Posted by: Trakker on February 8th, 2016

It’s no secret that Eastenders actor Scott Maslen, who plays Jack Branning in the long-running BBC soap opera, is an accomplished angler who can certainly hold his own when it comes to putting them on the bank. After notching up a string of good results last year from Walthamstow Reservoirs’ 2 & 3, Bluebell Fisheries’ Swan Lake and The Quarry in Essex, Scott’s return to ‘Enders meant his busy filming schedule would rule out any fishing, at least for the following few months. However, a dyed-in-the-wool carp angler can’t be separated from his rods for too long, and a small window of opportunity opened-up for Scott to squeeze in a bit of angling time on Oxfordshire’s Orchid Lake, and he was sure to make the most of it, as we’re sure many of you will have seen on social media recently!

Speaking to Scott during the final day of his session, he gave us this run-down of the session, in his own words:

“Basically, I’m back working, and I didn’t think I’d be fishing again any time soon, but a sneaky little window opened up, which meant I wouldn’t be working for two weeks, which was a bit of a bonus, to say the least.

I started my time off by sneaking over to Walthamstow to see Gaz and Adam from Trakker, who were out filming some video for Trakker’s Spring/Summer 2016 releases, and although Gaz and Adam had caught a couple each, I didn’t really feel it was happening for me over there this time, so I went home with full intentions of just relaxing and chilling out for a few days. Those plans had to be put aside though, when out of the blue I received a call the next from my mate Kev Hewitt, who wanted to know if I fancied joining him for a couple of nights at Orchid Lakes, where two of his mates had been enjoying a bit of success that weekend, with a few fish between them up to 38lb+, and they’d offered Kev the chance to jump in the double swim they were sharing after they had finished their session. Of course, I jumped at the chance! I hadn’t seen Kev for a while after sharing some truly memorable sessions with him during the autumn, so it would be good to catch up again, especially with a chance of putting one or two on the bank.

The following morning, which was a Sunday, we arrived at the lake to find that despite their earlier success, the action had seemed to slow down somewhat now. After going over the rules and chatting about the stock with owner Marsh Pratley, we decided it was about time we went over and gave the boys a nudge with the hope of them vacating the swim and giving me and Kev a go! Carp fishing is a funny old game though, and the swim had started to come back to life that morning, with a few fish nutting their heads out in the area before the action started again for them, with fish falling to both lads’ rods. Of course, they stretched their session out as long as they could, with me and Kev having to wait patiently until Bart and Lee couldn’t possibly stretch their session out any longer, and we eventually managed to get our rods in the water just after darkness had fallen.

Even though it was still January, the weather seemed cock-on for it, and after the action we’d witnessed earlier, I decided I was going to put a fair bit of bait out, and put out around 15 Spombs of maggot and corn on a small spot, followed by two Stiff Hinge Rigs, baited with little hi-viz barrel-shaped Mainline pop-ups, which when you looked at them in the edge amongst a bit of the mix I was using, looked just like a couple of grains of corn, sitting just above the free items.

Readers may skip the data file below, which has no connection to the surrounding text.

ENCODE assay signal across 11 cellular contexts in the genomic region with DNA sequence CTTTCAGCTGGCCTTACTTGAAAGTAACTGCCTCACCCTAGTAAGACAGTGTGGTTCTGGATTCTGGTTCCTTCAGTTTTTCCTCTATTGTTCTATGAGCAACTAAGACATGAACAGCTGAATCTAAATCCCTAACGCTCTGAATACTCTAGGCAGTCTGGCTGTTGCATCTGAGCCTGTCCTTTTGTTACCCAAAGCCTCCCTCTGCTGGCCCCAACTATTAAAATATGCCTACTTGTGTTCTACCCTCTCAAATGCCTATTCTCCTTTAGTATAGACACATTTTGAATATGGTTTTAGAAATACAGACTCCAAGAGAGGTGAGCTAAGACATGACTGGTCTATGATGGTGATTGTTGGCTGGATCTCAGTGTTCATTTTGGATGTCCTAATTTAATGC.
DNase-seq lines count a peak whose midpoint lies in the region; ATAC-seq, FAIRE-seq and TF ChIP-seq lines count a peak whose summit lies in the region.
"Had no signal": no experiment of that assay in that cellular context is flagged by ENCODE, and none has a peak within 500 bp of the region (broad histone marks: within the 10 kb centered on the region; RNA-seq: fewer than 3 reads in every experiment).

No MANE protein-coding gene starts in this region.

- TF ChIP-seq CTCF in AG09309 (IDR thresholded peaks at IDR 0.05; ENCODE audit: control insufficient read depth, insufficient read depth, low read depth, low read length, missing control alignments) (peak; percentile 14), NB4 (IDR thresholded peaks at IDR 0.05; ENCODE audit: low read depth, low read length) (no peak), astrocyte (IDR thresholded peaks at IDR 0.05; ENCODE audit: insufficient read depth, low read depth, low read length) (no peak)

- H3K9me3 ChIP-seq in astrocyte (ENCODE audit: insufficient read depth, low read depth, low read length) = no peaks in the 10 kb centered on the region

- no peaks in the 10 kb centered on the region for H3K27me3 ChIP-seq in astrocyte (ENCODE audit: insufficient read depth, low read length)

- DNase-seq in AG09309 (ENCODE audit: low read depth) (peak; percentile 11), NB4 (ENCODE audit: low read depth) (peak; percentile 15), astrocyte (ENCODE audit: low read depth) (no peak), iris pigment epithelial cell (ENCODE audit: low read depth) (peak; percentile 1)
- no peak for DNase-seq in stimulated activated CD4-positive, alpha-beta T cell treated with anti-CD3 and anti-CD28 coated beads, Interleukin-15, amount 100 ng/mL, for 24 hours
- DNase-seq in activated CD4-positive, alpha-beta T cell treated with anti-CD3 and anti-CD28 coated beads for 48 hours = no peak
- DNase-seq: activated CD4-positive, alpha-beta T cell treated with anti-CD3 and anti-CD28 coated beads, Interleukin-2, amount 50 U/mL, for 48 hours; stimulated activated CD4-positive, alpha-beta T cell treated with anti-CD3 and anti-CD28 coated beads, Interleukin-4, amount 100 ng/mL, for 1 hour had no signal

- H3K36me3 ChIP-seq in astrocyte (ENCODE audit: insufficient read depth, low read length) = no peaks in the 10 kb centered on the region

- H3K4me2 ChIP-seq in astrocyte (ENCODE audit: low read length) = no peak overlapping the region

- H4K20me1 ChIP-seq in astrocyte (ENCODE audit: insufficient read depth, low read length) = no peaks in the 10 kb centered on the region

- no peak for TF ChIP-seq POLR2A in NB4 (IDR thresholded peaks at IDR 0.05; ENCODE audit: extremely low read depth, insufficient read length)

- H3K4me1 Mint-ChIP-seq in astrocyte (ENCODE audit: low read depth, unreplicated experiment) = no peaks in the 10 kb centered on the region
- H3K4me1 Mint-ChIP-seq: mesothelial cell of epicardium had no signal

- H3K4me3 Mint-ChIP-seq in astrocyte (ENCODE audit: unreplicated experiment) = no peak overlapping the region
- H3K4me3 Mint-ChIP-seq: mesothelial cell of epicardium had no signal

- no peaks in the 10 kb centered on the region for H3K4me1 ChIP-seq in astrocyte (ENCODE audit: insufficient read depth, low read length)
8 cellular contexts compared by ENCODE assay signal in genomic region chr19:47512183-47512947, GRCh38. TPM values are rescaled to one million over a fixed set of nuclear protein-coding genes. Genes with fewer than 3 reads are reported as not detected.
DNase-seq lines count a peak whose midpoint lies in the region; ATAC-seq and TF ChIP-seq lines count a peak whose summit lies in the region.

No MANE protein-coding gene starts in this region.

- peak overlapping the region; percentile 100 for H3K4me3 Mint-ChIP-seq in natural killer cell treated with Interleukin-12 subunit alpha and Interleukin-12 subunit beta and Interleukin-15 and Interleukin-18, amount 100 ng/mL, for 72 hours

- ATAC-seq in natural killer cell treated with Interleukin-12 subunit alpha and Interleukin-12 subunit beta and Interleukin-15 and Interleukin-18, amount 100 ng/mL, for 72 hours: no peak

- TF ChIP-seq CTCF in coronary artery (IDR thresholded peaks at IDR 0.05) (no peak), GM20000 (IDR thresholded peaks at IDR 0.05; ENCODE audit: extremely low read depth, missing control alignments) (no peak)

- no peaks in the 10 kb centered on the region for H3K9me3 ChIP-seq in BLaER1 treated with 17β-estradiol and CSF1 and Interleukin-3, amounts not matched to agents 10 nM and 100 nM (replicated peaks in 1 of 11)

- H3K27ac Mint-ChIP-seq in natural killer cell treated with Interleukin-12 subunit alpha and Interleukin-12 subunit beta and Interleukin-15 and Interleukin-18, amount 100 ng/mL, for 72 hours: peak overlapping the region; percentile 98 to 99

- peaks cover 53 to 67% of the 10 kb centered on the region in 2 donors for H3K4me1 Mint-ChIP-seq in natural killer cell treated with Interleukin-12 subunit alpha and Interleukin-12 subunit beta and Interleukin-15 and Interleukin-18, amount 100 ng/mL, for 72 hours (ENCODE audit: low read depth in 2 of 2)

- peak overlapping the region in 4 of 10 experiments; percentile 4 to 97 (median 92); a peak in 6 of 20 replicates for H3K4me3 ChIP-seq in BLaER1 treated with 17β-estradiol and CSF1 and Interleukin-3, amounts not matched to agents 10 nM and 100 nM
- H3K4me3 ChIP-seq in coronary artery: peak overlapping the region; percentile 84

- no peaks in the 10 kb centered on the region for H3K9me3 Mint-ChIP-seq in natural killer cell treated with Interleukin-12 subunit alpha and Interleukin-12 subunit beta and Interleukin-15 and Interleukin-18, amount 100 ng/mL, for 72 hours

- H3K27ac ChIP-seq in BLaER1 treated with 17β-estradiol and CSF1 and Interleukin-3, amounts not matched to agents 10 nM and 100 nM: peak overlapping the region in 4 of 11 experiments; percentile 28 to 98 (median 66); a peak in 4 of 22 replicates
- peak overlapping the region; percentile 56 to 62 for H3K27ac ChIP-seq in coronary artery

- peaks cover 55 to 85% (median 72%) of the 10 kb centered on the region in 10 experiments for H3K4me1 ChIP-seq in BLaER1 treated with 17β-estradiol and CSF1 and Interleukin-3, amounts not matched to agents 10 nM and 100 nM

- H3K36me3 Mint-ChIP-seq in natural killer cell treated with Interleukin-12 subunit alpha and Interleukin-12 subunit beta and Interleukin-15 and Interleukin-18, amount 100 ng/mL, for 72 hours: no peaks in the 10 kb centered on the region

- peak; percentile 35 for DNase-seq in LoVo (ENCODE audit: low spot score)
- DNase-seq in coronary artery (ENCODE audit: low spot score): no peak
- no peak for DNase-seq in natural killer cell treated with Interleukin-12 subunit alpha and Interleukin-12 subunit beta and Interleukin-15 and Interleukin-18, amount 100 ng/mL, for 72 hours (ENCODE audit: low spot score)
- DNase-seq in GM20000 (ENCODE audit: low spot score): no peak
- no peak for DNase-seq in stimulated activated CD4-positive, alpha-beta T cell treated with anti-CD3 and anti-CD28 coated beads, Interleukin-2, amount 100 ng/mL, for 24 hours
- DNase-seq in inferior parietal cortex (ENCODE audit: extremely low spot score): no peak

My third rod was fished as a roamer out to my left, with a small PVA mesh bag of stinky pellets to hopefully attract the attention of any passing carp. As chance would have it, as I was clipping the bobbin on I felt the line being pulled through my fingers, and sure enough, when I lifted the rod I found I was attached to a small (compared to the average stamp of fish in the lake) common of around 16lb, who must have charged in and snaffled my hookbait just seconds after the bag had melted! I was made-up with the quick bite, and put that rod back out again, and received another bite in the night from that spot, but the main spot hadn’t produced a bite.

The next day brought with it clear skies and a lot of wind, which over the next few days proved to be a precursor to action for me, particularly if that wind got up in the afternoon, before calming down going into dusk.”

Going on to talk about the fish he caught, Scott said:

The long-and-short of it is, that I’m still in a bit of a daze. It worked out that I was having around three fish a day over the five days I was there, including four doubles, five 20s, three 30s including a fish known as Cluster at 38lb 12oz, and a 40!

Scott Maslen Orchid Session – News – Trakker

Scott with Cluster at 38lb 6oz.

These fish are stunningly beautiful fish, I mean absolute minters, and to make the session that little bit more special, I even got to name one! Traditionally on Orchid, if an angler catches a fish and that fish weighs over 30lb for the first time, Marsh allows the angler to name the fish, so when I found out that the 32lb mirror I’d landed was a new 30 for the water, I duly named it ‘Bungle’!

Scott Maslen Orchid Session – News – Trakker

Bungle!

It was just a red-letter session for me. To be out at the end of January/beginning of February in what were incredibly up-and-down conditions, was just amazing.”

Talking about how the session panned-out, Scott was quick to point out that the bite times seemed to be very specific, with each day bringing two clear windows in which the carp appeared to go on the feed:

“It seemed to be a dawn-and-dusk kind of water, or at least those were the times when the fish preferred to feed in my swim. During one of these dusk periods, I had an absolute peach of a mirror at 29lb in the net, and was just admiring it’s winter colours and classic Oxfordshire carp looks, when the other rod out on the main spot tore off! An epic battle with what was clearly a large carp then followed, and after an encounter with a red bed, and a few knee-trembling rolls close-in, I was lucky enough to land the mirror known as Tommo’s in the same net at 40lb 2oz! Absolute carnage!

Scott Maslen Orchid Session – News – Trakker

A stunning example of a typical Oxfordshire carp at 29lb+.

Scott Maslen Orchid Session – News – Trakker

The biggest of the session for Scott, an awesome old mirror known as Tommo’s.

I couldn’t have asked for a better session. I return back to work next week, and I won’t have the luxury of a few nights here-and-there at my disposal, so I’m just so made up to have got the carping ‘fix’ I was hankering for”